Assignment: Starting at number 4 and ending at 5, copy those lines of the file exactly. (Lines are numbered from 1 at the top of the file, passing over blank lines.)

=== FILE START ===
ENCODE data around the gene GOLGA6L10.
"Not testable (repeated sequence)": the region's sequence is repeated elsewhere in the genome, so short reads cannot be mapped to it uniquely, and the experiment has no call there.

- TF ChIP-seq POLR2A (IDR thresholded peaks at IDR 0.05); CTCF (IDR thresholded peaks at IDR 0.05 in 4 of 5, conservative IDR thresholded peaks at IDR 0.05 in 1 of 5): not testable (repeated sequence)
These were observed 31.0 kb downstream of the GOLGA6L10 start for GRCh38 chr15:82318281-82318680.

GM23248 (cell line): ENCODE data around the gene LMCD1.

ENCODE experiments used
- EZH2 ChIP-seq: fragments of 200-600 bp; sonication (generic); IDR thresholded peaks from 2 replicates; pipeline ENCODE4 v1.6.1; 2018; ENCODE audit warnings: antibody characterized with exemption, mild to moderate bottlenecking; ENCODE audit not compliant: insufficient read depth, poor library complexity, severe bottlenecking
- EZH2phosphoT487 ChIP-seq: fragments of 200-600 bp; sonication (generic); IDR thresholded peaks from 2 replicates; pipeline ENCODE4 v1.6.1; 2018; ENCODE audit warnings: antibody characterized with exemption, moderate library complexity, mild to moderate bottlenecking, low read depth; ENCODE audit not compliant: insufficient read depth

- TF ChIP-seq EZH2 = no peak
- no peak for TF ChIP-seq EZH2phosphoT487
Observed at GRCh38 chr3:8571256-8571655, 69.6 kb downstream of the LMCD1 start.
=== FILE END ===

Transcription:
These were observed 31.0 kb downstream of the GOLGA6L10 start for GRCh38 chr15:82318281-82318680.

GM23248 (cell line): ENCODE data around the gene LMCD1.